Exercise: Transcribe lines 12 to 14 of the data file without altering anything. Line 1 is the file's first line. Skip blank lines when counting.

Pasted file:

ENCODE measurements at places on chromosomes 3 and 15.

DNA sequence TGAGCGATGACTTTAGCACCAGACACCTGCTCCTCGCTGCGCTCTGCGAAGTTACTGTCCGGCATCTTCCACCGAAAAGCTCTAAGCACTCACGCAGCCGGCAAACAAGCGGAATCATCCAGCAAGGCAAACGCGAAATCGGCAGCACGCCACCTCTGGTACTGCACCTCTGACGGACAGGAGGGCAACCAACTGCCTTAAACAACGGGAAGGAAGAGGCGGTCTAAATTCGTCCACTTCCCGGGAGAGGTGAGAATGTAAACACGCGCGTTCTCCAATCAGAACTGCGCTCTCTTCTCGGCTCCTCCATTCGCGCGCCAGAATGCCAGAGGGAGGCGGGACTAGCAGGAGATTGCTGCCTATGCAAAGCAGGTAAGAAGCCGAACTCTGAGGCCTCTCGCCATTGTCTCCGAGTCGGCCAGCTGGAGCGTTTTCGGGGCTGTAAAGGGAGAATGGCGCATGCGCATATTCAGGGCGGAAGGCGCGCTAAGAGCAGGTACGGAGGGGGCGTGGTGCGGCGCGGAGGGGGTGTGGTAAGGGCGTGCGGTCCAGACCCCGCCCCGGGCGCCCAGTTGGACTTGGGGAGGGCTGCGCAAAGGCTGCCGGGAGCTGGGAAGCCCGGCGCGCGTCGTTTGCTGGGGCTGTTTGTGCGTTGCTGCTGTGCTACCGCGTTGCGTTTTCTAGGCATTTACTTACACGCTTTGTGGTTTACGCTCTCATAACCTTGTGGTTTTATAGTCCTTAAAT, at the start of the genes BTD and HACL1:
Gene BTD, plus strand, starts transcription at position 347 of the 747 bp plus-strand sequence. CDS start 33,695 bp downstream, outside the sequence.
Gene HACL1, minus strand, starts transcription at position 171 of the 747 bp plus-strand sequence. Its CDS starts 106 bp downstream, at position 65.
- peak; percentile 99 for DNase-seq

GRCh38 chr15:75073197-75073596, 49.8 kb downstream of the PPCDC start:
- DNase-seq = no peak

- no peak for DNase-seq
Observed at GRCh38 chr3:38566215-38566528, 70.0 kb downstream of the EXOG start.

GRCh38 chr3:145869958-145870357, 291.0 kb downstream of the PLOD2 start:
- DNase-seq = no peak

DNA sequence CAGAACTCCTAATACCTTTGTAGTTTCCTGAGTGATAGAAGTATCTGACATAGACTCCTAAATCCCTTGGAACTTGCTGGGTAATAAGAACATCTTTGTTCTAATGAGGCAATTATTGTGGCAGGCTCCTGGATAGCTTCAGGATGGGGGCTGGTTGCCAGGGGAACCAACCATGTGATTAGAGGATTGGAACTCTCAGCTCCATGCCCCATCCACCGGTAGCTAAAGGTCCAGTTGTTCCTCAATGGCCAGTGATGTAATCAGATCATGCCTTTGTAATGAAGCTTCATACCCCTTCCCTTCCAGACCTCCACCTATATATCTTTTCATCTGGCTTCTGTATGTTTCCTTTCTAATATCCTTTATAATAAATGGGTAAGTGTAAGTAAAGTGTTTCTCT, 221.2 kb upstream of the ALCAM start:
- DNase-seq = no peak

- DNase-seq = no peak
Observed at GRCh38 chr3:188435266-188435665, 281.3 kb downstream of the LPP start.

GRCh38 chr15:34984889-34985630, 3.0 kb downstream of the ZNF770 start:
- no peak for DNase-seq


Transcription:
DNA sequence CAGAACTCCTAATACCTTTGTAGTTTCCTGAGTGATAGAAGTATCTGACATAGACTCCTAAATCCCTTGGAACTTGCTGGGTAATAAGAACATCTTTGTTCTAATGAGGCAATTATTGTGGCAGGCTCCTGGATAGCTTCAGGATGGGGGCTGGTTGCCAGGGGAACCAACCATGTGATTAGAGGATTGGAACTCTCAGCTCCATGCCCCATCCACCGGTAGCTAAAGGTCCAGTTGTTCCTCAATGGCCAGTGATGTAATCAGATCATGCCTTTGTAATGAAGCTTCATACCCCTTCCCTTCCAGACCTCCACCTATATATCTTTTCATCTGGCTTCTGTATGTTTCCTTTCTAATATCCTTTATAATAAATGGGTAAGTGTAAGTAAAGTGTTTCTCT, 221.2 kb upstream of the ALCAM start:
- DNase-seq = no peak

- DNase-seq = no peak